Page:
Fresh cattle dung from four farms with different feeding strategies was used to create artificial dung pats in a continuously grazed pasture in order to compare the rejection of herbage growing around the pats, the effect on undisturbed herbage growth under cages and pat decomposition. The first farm was an extensive organic farm (ORGE) with young steers grazing on a biodiverse sward. The second was an intensive organic farm (ORGI) with dairy cattle grazing on a grass/clover sward during the day and fed low-protein forages indoors. The third dung used was from an integrated farm (INT), where the feeding strategy was aiming for high dung quality by including straw in the diet. The fourth examined dung was from a conventional farm (CONV) aiming for a high milk production per cow, where fertilized grazed grass was the main component of the diet. A human smell test was performed to rank the odour of the four dungs.
After 6 weeks of continuous grazing with dairy cattle, herbage yield around INT pats tended to be lowest, whilst undisturbed herbage yield in and around caged INT pats was highest (P<0·05). Therefore, it could be concluded that rejection was lowest for INT. The CONV pats gave highest rejection (P<0·05). However, herbage yield around the dung pats under grazing showed no significant correlation with both the human smell test and the contents of total-N and sugar in the rejected herbage.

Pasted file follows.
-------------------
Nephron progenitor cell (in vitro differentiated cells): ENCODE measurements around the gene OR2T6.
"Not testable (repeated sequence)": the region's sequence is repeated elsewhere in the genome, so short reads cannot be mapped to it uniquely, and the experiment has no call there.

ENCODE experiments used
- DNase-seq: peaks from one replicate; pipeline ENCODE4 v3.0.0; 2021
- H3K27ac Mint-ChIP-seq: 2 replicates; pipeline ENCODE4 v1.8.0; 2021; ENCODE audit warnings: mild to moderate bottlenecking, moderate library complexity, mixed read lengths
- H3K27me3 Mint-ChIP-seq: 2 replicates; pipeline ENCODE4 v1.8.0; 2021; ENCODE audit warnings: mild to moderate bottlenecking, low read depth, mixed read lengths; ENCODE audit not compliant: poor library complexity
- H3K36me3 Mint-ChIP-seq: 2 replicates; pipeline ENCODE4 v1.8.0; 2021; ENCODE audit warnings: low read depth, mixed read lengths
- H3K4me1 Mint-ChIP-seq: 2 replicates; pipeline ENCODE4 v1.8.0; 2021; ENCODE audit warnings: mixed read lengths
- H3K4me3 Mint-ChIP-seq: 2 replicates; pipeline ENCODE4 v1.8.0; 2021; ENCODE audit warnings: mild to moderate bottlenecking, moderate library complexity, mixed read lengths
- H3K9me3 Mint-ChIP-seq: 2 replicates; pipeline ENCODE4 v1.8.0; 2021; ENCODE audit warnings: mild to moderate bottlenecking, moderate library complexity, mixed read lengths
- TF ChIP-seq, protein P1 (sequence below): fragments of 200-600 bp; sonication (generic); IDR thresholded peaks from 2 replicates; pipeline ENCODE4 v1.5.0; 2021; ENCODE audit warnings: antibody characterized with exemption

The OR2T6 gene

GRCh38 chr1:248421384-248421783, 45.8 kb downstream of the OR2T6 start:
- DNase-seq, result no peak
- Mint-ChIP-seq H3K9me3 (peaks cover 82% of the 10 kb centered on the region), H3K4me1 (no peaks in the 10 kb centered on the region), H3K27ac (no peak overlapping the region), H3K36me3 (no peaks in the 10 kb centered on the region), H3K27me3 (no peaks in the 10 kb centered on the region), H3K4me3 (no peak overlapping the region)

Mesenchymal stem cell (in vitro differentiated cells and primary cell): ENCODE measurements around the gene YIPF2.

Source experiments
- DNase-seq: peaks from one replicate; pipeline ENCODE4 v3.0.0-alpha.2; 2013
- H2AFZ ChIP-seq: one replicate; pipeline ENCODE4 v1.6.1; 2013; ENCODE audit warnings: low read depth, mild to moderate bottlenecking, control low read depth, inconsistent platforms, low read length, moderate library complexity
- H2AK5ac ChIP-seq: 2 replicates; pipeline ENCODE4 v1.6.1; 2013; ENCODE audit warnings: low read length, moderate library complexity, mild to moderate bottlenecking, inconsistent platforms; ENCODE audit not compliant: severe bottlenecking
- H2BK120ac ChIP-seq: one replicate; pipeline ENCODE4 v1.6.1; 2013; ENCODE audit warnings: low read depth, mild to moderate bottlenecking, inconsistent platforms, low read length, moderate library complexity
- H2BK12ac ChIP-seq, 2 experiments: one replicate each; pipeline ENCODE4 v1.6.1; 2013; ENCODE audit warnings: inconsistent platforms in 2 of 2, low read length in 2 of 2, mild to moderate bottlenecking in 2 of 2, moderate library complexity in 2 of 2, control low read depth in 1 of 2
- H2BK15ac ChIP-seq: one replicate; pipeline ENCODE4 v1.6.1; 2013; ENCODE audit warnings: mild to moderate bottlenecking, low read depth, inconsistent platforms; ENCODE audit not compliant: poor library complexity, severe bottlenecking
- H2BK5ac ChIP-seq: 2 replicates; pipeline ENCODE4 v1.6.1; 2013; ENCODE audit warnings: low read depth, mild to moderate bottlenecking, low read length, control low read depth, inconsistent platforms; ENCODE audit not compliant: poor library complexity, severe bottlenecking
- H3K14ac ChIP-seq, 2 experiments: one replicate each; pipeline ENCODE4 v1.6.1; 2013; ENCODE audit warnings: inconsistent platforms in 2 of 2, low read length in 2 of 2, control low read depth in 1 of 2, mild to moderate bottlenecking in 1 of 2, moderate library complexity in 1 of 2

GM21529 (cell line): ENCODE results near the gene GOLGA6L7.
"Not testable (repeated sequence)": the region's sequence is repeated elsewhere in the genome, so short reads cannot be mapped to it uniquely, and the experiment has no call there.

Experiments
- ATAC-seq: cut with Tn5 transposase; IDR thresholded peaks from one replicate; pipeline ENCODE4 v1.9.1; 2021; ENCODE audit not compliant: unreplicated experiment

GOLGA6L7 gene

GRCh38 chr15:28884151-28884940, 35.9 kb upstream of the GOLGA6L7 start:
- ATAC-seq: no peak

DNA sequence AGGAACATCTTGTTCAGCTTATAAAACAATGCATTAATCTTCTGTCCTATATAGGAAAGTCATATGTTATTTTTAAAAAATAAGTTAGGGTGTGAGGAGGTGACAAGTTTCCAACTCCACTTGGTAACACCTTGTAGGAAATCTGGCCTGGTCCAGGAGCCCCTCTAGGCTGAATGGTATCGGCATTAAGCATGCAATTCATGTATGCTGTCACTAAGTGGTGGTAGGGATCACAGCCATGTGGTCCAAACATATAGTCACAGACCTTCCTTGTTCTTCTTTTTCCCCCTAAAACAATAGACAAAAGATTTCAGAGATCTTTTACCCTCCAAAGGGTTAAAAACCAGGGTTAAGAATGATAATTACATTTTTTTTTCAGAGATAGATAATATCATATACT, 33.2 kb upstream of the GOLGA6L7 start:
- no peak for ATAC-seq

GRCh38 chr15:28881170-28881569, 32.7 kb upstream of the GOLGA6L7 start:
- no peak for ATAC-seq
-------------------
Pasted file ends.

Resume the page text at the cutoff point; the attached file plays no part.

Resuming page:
The feeding strategy had a significant effect on the decomposition of dung pats under the cages. After 6 weeks, the most liquid and least fibrous dung (CONV) showed highest decomposition (P<0·05), whilst decomposition of the most solid and fibrous dung (ORGE) tended to be lowest. However, no relationship was found between the decomposition of dung and the rejection of herbage around the dung pats.
When combining a number of parameters determined in the experiment and comparing them using index figures for dung quality in terms of rejection, herbage growth and decomposition, the index figures of ORGI (102) and especially INT (113) were above average (100), while those of ORGE (94) and CONV (90) were below average. The difference between ORGI and INT might be explained by the addition of straw to the diet in the latter. The study showed that there are possibilities to improve dung quality by altering feeding strategy.